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Homeland insecurity

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In his 2004 campaign for reelection, George W. Bush won the support of "red state" voters by touting 9/11 and the "war on terror" and convincing them that only he could keep America safe. A vote for Kerry would be a vote for the terrorists.

Today, the Bush administration and its right-wing pundits insist that we're making progress in the "war on terror", even in the wake of the recent terrorist bombings in London. They insist that their strategies are the right ones, even though the number of U.S. military personnel killed in Iraq has more than doubled in the past year, since Bush stood under a banner that read "Mission Accomplished" and proclaimed that major combat operations had ended. They claim the moral high ground even though all of their original justifications for attacking Iraq have been proven false. And they keep telling us that their policies have made us safer.

Why, then, do polls show that a majority of Americans do not feel safer? Are Americans finally waking up to find that their emperor has no clothes?

Consider the following:

1. Today, almost four years after 9/11, our airline cargo is still not screened. Security officers go through my suitcase, fondle my underwear, and spill my toiletries in the name of "security", but they don't bother to check those mysterious boxes and bags that find their way into the airplane's cargo hold.

2. The authorities have still not secured our ports. With all the resources spent on sniffing our shoes at airport security checkpoints, why do we not enforce a similar level of scrutiny on the more than 20 ‚000 cargo containers that pass through U.S. ports each day?

3. Our power plants are vulnerable. While the Nuclear Regulatory Commission (NRC) has strengthened its regulations regarding security at nuclear power plants, critics contend that further measures are needed, and the NRC itself concedes that there are still some concerns to be addressed. Last year, a drunken pilot flew his small plane dangerously close to the Limerick Nuclear Power Plant near Philadelphia. Imagine the potential consequences had the pilot been a terrorist rather than a stray drunk.

Billions of our tax dollars have been spent on the invasion and occupation of Iraq - a country that had nothing to do with 9/11 and posed no threat to the U.S. The Bush administration keeps telling us that we're bringing freedom and security to the Iraqi people. But Bush's Texas-tough-guy tactics have not led to security in Iraq, and they have not made Americans feel any safer either.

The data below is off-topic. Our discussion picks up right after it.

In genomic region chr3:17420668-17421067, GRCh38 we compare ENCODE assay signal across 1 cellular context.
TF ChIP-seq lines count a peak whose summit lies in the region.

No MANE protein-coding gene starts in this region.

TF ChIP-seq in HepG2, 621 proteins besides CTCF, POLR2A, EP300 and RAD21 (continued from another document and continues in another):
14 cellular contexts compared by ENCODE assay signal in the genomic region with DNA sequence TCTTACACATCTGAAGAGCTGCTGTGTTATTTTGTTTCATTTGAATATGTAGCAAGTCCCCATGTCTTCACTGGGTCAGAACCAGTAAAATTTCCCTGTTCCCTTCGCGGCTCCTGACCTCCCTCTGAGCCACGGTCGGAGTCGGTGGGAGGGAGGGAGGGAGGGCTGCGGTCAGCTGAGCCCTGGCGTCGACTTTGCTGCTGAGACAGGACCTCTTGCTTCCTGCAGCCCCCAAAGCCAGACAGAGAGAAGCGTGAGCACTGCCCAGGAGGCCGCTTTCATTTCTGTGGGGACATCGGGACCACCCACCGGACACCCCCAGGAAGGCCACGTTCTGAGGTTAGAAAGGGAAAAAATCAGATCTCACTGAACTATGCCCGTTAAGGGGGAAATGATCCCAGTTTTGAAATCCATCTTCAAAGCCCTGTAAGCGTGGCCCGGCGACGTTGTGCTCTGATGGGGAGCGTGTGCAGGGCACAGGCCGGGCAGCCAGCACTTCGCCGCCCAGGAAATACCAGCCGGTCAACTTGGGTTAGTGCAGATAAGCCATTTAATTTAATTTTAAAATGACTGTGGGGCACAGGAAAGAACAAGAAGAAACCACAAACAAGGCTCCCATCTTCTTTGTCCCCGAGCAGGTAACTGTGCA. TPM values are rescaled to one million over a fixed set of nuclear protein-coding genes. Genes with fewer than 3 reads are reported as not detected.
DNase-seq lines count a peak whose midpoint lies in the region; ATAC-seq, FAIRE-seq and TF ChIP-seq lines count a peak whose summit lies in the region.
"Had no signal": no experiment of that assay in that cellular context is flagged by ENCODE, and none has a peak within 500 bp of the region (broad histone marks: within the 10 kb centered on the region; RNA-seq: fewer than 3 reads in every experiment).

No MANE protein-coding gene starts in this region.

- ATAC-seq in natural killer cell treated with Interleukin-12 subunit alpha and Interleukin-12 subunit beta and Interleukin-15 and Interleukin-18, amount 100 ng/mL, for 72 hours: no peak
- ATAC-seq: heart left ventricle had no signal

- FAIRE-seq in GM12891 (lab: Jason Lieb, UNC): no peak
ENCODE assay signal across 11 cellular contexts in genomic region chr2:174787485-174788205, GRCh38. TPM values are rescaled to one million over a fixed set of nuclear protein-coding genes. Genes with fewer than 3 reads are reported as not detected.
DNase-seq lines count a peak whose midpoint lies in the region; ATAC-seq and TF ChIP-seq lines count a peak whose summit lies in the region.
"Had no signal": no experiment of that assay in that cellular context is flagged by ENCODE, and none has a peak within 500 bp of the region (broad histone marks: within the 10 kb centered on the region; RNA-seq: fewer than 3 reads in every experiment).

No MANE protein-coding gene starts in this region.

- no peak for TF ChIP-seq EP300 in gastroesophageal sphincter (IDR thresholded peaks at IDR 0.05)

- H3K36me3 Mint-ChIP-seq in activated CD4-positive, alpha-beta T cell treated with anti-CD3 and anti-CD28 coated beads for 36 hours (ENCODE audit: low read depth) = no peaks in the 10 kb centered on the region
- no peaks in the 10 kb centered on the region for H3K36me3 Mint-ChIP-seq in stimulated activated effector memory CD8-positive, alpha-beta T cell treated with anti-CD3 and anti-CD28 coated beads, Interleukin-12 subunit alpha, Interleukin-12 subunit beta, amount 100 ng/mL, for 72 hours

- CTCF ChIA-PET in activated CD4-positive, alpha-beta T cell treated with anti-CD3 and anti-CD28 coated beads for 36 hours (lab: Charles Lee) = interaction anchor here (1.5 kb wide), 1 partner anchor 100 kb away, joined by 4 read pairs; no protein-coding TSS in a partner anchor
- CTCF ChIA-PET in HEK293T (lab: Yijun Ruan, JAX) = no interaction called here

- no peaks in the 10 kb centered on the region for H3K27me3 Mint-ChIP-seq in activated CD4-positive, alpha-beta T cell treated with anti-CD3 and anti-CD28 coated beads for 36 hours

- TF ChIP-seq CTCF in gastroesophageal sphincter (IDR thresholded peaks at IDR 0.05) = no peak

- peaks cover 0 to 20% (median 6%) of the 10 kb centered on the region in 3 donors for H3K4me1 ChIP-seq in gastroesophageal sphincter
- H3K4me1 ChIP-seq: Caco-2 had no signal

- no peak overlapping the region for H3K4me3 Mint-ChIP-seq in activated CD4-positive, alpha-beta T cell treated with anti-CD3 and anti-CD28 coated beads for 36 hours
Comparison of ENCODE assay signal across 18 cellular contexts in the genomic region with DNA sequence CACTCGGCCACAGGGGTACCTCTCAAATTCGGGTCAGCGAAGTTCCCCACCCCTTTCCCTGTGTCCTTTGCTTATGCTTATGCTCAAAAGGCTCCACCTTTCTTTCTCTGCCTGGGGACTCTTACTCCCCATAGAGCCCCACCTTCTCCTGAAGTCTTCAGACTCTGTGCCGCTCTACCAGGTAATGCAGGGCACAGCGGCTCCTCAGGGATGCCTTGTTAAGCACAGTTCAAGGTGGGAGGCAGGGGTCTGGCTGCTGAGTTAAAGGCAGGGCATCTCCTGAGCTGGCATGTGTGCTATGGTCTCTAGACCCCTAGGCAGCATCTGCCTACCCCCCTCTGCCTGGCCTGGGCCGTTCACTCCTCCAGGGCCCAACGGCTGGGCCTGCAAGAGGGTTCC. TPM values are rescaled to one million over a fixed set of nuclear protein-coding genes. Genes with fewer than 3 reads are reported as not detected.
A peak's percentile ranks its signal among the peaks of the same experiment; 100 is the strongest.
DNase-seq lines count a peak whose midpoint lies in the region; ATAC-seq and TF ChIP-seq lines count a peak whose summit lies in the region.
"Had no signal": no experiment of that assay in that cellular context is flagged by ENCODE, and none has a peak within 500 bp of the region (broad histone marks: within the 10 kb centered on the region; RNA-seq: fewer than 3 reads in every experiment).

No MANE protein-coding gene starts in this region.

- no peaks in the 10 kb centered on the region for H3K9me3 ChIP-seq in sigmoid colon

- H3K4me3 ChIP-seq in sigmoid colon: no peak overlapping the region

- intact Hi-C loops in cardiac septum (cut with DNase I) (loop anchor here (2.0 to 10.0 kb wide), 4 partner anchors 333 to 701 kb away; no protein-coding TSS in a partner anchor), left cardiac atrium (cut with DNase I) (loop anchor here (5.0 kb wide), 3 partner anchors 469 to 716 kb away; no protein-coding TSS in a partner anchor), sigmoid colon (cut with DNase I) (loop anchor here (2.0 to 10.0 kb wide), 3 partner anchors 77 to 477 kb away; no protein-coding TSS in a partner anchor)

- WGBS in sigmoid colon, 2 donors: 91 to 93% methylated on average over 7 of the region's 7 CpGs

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Bush keeps telling us that "we are fighting the enemy there so we won't have to fight them here." But 9/11 and the more recent London bombings have shown us otherwise.

Consider how much safer we might feel if that money had instead been spent on security here at home.

Consider how much safer we might feel if our military had stayed focused on capturing Osama bin Laden rather than Saddam Hussein.

And consider how much safer we might feel if we had not stirred up a hornet's nest in Iraq, giving rise to a new generation of terrorists and putting ourselves at greater risk of retribution by killing thousands of Iraqi civilians and torturing our prisoners.

I strongly urge all of our elected representatives to stop wasting money in Iraq and allocate sufficient funds to secure the homeland. Develop a reasonable exit strategy for our troops. Empower and enable the Iraqi people to rebuild their country, since we're not doing a very good job of it. Enlist the United Nations to manage the peacekeeping there. And focus on making us safer here at home.
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Until that happens, homeland security is merely a sound bite and a dream.

 

Mary Shaw is a Philadelphia-based writer and activist, with a focus on politics, human rights, and social justice. She is a former Philadelphia Area Coordinator for the Nobel-Prize-winning human rights group Amnesty International, and her views (more...)
 

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